The difference is that items were not discounted until the customer essentially expressed intent to buy it from a B&M store and scanned a B&M barcode and were then offered a further-reduced price via amazon's app. It's one thing for a customer to evaluate advertised prices and buy the cheaper one vs. a business (like Amazon) to ask a customer to conduct price-investigating (via their app), harvest that data, and then sell the item(s) at an arbitrarily reduced price just to beat the scanned-barcode price. IMHO, that's well beyond the ethical gray area of competing with other businesses. If Amazon can afford to sell it at a further-reduced price, why not just sell it at that price in the first place? And where's the limit? Again, I like the convenience of using Amazon for a lot of the things I buy, but I think people so blindly purchase through Amazon and get even more blinded by their good customer support and ease-of-use that they don't consider the consequences it has on local businesses that essentially become Amazon's un-paid, unofficial showrooms.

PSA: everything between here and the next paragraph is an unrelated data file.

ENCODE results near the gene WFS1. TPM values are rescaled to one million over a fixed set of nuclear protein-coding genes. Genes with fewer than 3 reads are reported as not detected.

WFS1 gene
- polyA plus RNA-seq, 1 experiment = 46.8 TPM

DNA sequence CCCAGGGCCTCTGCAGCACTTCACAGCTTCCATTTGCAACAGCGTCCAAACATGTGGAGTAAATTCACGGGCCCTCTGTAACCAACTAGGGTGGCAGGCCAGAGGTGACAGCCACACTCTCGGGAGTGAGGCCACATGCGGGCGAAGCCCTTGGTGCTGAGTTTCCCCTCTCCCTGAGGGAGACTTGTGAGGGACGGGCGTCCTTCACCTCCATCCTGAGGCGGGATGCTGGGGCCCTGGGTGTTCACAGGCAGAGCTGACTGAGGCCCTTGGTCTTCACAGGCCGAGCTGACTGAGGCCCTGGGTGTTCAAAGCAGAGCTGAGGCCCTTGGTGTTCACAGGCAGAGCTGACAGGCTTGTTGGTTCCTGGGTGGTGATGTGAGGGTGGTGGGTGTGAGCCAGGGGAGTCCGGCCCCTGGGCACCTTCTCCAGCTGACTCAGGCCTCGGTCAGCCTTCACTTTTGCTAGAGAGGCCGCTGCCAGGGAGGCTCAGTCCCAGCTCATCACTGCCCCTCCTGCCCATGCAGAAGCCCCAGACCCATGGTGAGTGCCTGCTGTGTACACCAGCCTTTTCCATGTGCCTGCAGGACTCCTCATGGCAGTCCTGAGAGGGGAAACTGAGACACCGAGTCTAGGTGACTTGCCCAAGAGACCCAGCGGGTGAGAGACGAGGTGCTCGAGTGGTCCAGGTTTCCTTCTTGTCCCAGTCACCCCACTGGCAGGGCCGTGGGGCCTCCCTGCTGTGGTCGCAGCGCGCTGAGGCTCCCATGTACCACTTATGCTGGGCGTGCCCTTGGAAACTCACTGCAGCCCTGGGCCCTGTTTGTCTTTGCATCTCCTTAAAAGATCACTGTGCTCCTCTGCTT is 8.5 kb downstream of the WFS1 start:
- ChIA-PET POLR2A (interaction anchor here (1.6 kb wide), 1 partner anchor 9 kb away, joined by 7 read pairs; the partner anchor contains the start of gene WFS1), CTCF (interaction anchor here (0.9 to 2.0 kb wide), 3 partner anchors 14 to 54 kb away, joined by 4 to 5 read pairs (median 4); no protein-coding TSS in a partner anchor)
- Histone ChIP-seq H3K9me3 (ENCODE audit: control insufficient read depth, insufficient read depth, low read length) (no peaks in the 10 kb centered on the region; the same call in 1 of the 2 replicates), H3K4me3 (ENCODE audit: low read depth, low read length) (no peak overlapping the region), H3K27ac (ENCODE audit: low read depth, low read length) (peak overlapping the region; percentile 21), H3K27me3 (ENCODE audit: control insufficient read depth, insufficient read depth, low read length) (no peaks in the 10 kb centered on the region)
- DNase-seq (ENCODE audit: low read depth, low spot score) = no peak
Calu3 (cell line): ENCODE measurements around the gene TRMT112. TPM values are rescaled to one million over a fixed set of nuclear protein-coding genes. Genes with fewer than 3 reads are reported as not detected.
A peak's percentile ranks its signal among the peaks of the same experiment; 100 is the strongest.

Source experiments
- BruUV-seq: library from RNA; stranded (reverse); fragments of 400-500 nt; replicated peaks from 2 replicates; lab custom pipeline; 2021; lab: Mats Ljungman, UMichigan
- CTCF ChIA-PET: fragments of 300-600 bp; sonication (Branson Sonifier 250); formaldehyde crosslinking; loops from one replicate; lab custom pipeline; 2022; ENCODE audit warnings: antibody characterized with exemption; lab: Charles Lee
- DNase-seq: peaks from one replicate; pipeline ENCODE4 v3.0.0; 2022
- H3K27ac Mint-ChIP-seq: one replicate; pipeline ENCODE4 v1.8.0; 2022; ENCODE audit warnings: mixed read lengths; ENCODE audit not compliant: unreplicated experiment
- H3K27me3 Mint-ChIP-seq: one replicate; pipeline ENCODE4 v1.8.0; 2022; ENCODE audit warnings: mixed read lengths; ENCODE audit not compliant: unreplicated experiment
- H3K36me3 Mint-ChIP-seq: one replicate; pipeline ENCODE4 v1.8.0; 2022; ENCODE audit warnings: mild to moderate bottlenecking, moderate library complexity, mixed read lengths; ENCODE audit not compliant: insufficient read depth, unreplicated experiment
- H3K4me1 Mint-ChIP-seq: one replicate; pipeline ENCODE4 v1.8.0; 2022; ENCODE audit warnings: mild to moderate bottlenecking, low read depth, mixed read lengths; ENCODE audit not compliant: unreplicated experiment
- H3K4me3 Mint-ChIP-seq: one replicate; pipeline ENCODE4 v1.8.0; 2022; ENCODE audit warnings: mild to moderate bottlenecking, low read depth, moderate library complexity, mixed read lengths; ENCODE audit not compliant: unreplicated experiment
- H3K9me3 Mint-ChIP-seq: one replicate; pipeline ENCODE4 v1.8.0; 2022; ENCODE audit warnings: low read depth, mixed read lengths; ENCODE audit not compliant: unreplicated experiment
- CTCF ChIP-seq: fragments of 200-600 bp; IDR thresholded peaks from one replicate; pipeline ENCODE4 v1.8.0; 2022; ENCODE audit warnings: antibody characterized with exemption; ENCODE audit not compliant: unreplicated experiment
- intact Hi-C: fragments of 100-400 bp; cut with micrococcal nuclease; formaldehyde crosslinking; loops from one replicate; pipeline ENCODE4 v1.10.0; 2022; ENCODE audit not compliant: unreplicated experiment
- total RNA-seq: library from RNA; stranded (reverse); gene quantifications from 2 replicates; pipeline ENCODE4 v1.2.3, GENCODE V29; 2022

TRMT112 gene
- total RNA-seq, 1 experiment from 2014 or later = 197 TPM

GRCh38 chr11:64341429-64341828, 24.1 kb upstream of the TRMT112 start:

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October 15, 2012 2:04:57 PM

Bought a Kindle Fire HD and love it. It's better in every way over the original Kindle Fire. The build quality is excellent. The ads don't bother me, but I may just pay the $15 to remove them. I just read they are releasing an update for the OS in the next few weeks that will let users remove the "Users also bought" that you see on every screen which is nice.

For $199, you just can't go wrong. I recommend buying one from Best Buy or similar store though, as my first one had a defective screen and I had to return it.
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October 15, 2012 2:06:26 PM